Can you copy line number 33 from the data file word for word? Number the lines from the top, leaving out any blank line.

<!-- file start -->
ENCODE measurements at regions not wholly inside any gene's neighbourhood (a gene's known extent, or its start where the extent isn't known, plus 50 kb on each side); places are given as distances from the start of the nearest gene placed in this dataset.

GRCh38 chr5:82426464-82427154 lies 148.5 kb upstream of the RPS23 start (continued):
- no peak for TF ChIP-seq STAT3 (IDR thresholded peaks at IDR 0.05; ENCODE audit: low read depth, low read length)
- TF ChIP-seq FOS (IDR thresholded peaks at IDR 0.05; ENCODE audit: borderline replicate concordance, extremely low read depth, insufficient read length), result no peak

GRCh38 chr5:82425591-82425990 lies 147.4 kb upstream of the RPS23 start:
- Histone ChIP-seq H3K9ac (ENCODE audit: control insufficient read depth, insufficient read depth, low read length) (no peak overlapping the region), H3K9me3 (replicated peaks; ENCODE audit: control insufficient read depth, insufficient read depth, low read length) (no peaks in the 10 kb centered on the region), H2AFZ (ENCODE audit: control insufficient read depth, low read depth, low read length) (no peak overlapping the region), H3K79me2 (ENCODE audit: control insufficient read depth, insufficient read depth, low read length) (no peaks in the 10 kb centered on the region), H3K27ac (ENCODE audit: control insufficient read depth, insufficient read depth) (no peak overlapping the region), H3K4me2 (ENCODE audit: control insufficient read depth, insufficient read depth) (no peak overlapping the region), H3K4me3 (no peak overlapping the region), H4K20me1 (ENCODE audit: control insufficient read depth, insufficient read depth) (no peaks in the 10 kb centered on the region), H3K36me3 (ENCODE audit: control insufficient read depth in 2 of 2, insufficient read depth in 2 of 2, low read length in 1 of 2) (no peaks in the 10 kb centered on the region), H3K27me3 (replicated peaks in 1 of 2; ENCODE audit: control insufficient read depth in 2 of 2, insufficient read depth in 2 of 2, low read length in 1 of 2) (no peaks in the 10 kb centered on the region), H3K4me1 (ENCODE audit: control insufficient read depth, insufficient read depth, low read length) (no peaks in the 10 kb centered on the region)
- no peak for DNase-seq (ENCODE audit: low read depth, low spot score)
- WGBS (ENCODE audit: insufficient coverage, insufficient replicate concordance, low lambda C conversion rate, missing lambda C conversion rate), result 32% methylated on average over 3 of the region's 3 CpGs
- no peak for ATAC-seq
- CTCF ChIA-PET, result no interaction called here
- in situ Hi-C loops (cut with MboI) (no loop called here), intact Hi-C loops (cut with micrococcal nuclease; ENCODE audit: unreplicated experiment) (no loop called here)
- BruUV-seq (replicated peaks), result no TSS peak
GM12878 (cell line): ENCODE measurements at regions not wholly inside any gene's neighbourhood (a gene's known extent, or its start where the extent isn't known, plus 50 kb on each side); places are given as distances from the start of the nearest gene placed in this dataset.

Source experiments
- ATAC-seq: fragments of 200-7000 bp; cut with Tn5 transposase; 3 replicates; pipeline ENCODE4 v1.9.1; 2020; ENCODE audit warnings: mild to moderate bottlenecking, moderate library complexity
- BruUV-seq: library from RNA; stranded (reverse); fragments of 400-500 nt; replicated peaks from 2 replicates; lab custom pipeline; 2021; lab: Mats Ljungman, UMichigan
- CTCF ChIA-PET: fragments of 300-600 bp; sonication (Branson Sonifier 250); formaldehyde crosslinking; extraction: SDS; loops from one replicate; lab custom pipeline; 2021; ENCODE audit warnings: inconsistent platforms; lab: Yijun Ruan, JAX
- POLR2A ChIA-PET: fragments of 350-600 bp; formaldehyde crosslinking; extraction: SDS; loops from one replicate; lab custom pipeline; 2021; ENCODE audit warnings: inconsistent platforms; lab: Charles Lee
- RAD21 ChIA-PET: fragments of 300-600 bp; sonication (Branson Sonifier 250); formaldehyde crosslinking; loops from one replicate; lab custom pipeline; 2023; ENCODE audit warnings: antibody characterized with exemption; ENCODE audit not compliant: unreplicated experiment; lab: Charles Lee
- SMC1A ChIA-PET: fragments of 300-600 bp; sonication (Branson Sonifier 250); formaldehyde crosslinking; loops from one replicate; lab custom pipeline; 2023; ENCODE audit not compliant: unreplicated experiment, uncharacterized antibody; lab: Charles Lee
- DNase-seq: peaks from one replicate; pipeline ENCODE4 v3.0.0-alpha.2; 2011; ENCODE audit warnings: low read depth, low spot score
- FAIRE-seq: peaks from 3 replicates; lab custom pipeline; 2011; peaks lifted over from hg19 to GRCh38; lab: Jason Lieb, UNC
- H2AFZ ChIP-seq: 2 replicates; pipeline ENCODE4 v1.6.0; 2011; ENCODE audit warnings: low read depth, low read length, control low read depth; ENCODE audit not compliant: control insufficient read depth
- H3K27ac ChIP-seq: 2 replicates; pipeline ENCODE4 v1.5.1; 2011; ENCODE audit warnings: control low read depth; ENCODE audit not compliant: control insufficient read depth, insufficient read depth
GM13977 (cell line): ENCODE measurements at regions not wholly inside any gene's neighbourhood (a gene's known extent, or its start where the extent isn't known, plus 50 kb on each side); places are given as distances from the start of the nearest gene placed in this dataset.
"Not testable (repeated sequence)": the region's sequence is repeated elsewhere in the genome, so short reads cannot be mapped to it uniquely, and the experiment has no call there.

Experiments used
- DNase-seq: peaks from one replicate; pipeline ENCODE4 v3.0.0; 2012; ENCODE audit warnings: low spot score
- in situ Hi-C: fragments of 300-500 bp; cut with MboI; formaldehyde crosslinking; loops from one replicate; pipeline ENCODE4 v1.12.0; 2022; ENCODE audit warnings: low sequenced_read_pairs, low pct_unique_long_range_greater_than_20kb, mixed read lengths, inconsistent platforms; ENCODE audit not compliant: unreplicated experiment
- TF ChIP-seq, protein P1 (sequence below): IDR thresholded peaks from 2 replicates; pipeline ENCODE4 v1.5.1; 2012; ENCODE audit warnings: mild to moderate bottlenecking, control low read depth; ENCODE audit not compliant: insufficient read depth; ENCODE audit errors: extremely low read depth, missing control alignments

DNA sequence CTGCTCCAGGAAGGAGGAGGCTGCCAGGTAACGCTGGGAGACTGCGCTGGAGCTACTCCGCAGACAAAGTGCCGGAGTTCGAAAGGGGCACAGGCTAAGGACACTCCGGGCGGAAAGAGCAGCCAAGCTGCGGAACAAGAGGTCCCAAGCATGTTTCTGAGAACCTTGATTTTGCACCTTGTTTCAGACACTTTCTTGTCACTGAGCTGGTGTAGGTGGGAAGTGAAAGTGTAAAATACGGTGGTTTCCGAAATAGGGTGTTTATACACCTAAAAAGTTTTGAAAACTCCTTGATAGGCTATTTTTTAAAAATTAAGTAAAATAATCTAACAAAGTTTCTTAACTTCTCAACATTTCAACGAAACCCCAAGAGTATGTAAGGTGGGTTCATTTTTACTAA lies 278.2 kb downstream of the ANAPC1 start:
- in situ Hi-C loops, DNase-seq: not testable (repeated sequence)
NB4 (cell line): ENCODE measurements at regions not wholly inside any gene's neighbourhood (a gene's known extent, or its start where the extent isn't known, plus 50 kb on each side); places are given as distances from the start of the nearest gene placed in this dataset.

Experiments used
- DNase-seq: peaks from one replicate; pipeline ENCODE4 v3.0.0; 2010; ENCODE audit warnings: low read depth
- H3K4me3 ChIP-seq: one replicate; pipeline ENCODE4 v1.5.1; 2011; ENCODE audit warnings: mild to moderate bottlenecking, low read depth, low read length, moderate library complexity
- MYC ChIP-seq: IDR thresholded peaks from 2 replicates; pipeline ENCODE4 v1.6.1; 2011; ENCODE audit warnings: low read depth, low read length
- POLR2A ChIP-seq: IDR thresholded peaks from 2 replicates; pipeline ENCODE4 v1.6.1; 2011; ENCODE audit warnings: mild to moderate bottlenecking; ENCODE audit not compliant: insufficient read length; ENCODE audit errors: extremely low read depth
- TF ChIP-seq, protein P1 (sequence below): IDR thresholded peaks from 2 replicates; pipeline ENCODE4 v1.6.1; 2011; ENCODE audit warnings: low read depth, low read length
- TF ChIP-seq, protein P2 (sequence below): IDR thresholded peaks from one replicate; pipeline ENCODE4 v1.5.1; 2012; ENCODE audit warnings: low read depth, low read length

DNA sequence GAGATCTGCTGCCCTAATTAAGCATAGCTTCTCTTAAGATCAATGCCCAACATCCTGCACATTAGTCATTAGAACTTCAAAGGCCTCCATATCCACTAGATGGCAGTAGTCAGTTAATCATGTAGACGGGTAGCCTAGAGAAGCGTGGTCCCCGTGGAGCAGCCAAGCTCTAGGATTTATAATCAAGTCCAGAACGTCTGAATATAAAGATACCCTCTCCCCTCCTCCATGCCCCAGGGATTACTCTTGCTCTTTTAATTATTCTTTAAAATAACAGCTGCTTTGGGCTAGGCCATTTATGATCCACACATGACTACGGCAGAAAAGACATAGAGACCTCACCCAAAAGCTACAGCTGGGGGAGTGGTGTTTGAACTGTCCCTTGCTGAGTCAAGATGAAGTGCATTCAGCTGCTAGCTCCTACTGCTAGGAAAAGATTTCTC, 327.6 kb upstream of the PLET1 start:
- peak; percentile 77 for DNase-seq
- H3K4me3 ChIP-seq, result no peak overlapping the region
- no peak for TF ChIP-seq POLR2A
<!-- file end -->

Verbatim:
NB4 (cell line): ENCODE measurements at regions not wholly inside any gene's neighbourhood (a gene's known extent, or its start where the extent isn't known, plus 50 kb on each side); places are given as distances from the start of the nearest gene placed in this dataset.